The Unz Review: An Alternative Media Selection
A Collection of Interesting, Important, and Controversial Perspectives Largely Excluded from the American Mainstream Media
 BlogviewMichelle Malkin Archive
Super Tuesday: It Continues; Update: Early Exits
🔊 Listen RSS
Email This Page to Someone

 Remember My Information


Bookmark Toggle AllToCAdd to LibraryRemove from Library • BShow CommentNext New CommentNext New ReplyRead More
ReplyAgree/Disagree/Etc. More... This Commenter This Thread Hide Thread Display All Comments
These buttons register your public Agreement, Disagreement, Thanks, LOL, or Troll with the selected comment. They are ONLY available to recent, frequent commenters who have saved their Name+Email using the 'Remember My Information' checkbox, and may also ONLY be used three times during any eight hour period.
Ignore Commenter Follow Commenter
Search Text Case Sensitive  Exact Words  Include Comments
List of Bookmarks

Scroll down for updates…Early exit poll results: Jim Geraghty’s got them…Missouri, Georgia close; McCain ahead by only 5 in Arizona…talking heads excited about Obama surge


I’m starting a fresh afternoon thread as Super Tuesday heads into late afternoon. Morning thread is here.

The Romney campaign sends this statement about the WVa. results:

“Unfortunately, this is what Senator McCain’s inside Washington ways look like: he cut a backroom deal with the tax-and-spend candidate he thought could best stop Governor Romney’s campaign of conservative change.

“Governor Romney had enough respect for the Republican voters of West Virginia to make an appeal to them about the future of the party based on issues. This is why he led on today’s first ballot. Sadly, Senator McCain cut a Washington backroom deal in a way that once again underscores his legacy of working against Republicans who are interested in championing conservative policies and rebuilding the party.”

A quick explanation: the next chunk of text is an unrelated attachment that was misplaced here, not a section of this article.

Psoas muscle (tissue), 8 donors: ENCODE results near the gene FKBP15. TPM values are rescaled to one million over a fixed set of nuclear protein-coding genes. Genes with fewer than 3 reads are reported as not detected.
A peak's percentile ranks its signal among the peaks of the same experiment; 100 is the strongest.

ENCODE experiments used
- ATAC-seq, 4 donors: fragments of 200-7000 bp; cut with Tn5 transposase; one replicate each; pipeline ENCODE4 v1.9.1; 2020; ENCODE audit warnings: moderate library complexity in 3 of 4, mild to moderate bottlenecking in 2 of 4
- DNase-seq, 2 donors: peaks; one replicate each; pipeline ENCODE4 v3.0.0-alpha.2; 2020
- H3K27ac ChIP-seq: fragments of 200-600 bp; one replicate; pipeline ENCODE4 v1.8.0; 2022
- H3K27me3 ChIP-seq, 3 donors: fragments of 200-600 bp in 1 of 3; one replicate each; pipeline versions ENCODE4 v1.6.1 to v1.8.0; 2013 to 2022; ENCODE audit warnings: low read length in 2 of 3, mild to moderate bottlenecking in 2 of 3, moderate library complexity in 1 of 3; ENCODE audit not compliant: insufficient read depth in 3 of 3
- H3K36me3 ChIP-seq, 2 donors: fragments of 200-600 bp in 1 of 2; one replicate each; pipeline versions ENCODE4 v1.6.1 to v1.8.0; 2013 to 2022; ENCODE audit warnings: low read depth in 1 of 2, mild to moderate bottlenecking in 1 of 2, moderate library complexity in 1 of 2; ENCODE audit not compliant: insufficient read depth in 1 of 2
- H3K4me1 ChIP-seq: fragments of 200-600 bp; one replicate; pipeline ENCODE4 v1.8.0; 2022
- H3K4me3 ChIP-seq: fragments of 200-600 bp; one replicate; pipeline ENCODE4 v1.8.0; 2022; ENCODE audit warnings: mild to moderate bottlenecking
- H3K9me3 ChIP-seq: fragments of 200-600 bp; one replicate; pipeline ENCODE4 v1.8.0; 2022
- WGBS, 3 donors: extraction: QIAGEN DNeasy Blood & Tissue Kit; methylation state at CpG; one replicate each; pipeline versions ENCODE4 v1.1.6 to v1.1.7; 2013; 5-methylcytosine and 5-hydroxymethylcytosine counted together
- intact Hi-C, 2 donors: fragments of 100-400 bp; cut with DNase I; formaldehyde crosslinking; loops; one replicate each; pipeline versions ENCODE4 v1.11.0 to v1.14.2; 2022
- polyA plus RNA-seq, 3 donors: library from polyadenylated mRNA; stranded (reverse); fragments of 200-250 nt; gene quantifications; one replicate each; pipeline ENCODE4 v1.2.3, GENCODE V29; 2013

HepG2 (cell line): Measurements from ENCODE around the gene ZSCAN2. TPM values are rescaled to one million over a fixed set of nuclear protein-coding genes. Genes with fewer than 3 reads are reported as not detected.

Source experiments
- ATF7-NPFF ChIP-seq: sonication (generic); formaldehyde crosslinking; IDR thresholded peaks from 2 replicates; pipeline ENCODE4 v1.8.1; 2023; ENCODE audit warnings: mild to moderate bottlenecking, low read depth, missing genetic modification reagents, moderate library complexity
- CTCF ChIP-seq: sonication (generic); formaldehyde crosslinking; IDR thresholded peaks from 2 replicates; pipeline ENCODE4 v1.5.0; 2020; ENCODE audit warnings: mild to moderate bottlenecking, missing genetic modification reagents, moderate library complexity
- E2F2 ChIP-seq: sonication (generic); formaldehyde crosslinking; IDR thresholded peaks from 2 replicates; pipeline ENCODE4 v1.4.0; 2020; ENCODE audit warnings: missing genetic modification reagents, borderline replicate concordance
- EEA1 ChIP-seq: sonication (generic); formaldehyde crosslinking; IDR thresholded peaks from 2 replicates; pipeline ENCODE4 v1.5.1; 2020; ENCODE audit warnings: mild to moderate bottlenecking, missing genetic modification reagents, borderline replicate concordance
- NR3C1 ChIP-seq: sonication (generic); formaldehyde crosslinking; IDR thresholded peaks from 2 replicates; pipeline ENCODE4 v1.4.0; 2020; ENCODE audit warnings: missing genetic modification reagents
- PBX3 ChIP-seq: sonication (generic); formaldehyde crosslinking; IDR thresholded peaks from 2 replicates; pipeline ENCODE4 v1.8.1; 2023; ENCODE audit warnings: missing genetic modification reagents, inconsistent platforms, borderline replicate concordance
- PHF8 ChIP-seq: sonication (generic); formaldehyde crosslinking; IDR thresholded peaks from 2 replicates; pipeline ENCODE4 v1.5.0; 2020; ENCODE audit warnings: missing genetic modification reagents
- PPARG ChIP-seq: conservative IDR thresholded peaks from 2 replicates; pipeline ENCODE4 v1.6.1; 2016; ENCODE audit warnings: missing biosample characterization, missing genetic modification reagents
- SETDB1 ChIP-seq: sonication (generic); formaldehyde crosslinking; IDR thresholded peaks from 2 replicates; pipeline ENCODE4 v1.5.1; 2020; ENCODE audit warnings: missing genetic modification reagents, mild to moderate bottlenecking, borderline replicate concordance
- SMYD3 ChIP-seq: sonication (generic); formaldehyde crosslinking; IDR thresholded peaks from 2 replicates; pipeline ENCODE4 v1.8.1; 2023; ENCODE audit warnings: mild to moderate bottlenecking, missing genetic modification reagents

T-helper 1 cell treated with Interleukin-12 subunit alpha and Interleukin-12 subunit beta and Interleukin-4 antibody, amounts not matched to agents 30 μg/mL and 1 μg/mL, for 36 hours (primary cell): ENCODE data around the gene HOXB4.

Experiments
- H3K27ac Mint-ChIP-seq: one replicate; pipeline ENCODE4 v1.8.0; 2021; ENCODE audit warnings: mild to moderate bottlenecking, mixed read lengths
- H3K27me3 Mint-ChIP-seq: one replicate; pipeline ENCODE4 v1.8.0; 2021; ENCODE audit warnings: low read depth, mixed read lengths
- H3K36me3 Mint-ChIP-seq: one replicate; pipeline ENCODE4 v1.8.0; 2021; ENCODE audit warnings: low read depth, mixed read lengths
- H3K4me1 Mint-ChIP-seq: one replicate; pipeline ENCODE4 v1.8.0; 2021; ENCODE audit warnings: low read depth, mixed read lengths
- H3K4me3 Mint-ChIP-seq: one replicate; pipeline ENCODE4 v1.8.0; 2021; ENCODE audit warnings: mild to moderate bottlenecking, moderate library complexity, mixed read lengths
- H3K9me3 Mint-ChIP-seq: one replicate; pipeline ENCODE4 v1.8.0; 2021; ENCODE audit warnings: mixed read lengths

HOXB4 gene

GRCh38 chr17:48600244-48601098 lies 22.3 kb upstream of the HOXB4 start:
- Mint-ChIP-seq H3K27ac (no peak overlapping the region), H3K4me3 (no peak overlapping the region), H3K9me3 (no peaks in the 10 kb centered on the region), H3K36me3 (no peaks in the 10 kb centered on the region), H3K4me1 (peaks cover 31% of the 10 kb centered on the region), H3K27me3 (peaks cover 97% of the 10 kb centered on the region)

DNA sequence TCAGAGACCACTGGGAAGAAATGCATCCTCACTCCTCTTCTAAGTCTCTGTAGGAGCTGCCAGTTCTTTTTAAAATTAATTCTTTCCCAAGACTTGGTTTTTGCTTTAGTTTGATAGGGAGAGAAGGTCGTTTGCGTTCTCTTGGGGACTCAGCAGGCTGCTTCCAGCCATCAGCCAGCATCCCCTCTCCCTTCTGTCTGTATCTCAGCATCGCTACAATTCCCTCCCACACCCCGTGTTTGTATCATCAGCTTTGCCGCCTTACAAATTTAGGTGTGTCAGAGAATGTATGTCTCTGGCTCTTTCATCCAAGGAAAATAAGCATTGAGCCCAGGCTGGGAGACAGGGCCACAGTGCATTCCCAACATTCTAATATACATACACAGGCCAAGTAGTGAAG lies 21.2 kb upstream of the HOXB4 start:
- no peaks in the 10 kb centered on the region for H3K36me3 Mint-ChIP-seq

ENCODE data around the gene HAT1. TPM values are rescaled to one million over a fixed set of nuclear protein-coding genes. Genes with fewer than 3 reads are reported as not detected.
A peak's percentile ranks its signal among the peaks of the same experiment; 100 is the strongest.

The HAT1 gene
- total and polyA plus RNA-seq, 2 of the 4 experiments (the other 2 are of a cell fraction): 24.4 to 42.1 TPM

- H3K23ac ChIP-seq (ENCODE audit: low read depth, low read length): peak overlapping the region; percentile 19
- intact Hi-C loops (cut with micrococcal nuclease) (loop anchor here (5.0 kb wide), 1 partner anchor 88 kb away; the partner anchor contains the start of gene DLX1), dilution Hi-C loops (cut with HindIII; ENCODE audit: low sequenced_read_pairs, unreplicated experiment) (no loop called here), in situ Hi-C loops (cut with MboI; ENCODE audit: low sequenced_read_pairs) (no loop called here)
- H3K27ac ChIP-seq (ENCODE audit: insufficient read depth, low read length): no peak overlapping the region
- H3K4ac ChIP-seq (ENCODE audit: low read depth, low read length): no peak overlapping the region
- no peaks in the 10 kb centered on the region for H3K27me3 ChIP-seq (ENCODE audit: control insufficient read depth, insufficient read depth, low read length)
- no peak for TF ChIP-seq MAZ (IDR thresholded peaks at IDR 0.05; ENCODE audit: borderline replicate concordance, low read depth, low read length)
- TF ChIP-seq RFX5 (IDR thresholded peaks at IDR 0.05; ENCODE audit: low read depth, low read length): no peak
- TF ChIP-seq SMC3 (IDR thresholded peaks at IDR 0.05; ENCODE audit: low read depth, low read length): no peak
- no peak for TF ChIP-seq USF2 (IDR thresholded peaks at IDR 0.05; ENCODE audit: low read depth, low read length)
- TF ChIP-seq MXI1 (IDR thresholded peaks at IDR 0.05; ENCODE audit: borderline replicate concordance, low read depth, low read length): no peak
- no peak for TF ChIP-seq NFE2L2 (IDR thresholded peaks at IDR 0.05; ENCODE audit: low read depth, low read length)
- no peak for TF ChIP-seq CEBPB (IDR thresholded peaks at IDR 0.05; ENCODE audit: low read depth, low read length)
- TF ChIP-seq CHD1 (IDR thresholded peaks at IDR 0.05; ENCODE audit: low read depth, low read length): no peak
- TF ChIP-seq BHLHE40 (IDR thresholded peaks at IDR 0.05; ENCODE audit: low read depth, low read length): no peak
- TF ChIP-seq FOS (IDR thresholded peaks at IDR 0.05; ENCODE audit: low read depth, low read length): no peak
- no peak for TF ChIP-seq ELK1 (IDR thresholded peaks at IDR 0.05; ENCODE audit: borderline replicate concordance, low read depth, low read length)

Huckabee picked up 18 delegates. More: “Another nine GOP national convention delegates from West Virginia will be distributed based upon the outcome of a May 13 Republican primary. The winner in each of the state’s three congressional districts will get three delegates. Of the three Republican National Committee members from West Virginia who each have a vote at the national convention, only one has declared a preference—for Romney.”


Reader Gary finds a silver lining:

Although I’ve voted Republican/conservative for the last 20 years, I have never been a member of the Republican party.

I just got off the fence and joined the Illinois Republican party. I felt that I didn’t have the right to complain about the direction the party is heading when I wasn’t even a member. I want to ensure that I do my part to ensure another McCain never gets the nod again. And if I fail, at least I will have the knowledge that I did my best to prevent it from happening.

So….I guess all the hype about McCain did have one positive effect.

Reader Matt reports from Illinois:

Just got back to work from the polls here in Champaign, IL. Though the state is likely to lean heavily to Obama or Hillary in the National election, there is a vocal group of Romney supporters in town. I voted this morning at 7:40am local time, and as of then, 100+ ballots had been received. Not that I’d expect anything different from our district, but it was a very quiet atmosphere. There were no advertisements for any of the presidential hopefuls, Republican or Democrat. I was disappointed to see a County Provision that asked if the voters of Champaign County would vote to force our representatives to limit funding in Iraq to “just enough to bring the troops home”.

Judith Kesher reports from the scene in NY.

The superdelegate spat on the Dem side offers a brief moment of schadenfreude.

Howard Mortman shares the tale of a Republican tree in Brooklyn.


Update 6:20pm Eastern: Geraghty’s got early exit poll results.

Check this one out:

Arizona: McCain 44, Romney 39, Huckabee 8.

The Obama surge builds…

In the Democratic races, Barack Obama led among black voters and Hillary Rodham Clinton led among Hispanic voters. Obama led among white men, while Clinton led among white women. Overall, Obama led among men and Clinton led among women, although her advantage among women appeared smaller than was seen in early primary states.

(Republished from by permission of author or representative)
• Category: Ideology • Tags: 2008 Campaign